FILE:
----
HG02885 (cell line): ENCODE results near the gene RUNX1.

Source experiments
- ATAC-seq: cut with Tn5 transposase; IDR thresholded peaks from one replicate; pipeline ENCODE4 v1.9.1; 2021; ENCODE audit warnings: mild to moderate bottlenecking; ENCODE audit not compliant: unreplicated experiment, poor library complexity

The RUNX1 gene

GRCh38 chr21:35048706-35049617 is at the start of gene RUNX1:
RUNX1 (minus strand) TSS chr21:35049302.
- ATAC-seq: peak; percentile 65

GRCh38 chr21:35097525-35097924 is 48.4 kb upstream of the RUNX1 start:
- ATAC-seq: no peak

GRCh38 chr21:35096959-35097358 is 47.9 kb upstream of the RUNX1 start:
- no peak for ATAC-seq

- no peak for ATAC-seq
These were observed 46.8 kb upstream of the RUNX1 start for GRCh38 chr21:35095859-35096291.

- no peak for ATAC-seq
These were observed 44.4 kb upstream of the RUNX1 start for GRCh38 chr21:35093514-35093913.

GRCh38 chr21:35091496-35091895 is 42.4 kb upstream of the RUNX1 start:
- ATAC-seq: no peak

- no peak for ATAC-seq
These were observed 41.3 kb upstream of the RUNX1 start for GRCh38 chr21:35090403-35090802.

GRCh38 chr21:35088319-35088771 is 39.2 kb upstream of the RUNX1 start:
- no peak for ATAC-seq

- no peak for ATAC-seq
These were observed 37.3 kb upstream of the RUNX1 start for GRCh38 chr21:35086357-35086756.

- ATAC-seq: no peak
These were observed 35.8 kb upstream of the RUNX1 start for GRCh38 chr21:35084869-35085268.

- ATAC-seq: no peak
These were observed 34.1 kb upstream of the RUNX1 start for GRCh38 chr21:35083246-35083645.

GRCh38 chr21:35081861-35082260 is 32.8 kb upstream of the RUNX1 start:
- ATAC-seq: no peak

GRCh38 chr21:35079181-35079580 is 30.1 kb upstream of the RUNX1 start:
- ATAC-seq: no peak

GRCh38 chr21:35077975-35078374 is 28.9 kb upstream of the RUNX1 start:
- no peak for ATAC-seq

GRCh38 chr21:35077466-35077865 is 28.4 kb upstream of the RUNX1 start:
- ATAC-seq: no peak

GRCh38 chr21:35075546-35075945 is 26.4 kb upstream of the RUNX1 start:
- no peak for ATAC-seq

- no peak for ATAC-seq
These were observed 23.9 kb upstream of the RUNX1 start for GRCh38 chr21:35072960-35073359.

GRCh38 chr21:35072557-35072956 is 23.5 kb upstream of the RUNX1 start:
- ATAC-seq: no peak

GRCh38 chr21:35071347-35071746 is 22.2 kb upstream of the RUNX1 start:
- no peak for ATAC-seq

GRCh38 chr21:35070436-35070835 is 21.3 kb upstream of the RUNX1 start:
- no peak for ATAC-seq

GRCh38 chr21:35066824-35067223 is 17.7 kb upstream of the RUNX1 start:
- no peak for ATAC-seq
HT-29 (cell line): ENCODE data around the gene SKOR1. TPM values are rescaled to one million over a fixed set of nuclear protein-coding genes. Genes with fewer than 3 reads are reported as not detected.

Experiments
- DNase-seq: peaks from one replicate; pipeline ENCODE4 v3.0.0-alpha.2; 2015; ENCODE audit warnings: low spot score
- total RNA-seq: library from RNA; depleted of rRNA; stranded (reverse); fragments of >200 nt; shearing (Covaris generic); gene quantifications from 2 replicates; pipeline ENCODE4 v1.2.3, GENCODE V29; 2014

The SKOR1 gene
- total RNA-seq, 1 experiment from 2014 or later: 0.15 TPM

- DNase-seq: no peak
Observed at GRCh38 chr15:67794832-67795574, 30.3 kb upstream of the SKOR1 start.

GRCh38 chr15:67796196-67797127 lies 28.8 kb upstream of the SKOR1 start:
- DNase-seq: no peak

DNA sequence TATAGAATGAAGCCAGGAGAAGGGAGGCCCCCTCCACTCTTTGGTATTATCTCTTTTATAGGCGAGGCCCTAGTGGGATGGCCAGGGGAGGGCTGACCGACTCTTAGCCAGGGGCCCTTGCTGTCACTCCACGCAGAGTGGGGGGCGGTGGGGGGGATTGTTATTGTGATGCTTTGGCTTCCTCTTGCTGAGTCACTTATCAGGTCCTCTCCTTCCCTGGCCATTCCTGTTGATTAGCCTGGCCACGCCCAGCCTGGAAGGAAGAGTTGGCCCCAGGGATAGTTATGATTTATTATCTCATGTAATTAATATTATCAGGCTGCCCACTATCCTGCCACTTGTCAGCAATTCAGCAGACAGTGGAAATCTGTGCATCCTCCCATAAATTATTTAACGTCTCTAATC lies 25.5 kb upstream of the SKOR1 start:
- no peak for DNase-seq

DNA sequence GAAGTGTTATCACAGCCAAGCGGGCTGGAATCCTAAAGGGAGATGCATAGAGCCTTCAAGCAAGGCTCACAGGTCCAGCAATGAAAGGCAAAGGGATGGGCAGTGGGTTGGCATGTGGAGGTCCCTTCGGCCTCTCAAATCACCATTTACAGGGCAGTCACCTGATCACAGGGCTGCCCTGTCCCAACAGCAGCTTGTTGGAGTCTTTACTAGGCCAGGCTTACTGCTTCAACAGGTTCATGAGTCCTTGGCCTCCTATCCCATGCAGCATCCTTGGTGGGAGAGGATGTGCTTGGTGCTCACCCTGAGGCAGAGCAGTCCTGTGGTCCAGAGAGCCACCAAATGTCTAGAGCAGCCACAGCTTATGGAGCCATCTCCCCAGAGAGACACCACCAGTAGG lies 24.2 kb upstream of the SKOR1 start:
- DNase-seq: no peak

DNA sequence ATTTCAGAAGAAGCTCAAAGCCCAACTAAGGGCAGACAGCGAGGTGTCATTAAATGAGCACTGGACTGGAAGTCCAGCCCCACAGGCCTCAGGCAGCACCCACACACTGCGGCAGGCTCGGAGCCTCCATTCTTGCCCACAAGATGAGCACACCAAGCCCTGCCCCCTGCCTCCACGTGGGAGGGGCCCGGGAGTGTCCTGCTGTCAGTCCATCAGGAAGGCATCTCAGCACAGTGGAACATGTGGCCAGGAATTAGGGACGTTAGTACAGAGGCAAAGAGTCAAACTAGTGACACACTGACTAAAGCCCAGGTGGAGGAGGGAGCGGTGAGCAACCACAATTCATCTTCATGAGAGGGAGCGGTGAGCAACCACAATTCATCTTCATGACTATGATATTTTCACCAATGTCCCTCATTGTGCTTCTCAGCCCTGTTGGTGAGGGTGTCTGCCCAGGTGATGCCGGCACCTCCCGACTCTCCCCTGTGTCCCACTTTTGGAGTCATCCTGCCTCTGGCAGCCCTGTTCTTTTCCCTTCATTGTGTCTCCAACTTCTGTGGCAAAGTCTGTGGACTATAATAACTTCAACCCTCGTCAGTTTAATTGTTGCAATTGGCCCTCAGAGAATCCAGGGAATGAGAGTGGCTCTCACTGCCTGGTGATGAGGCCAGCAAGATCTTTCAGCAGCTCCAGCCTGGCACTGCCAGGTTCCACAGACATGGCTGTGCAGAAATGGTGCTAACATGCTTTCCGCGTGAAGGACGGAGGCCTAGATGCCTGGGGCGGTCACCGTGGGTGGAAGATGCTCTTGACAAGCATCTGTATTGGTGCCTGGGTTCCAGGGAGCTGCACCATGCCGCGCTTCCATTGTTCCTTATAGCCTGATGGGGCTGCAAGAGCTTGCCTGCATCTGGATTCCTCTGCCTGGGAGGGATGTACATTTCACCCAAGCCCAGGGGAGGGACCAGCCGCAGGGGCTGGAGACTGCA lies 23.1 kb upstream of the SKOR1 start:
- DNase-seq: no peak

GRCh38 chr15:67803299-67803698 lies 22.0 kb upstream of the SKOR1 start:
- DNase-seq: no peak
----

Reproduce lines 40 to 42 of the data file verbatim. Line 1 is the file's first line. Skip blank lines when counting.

GRCh38 chr21:35072557-35072956 is 23.5 kb upstream of the RUNX1 start:
- ATAC-seq: no peak

GRCh38 chr21:35071347-35071746 is 22.2 kb upstream of the RUNX1 start: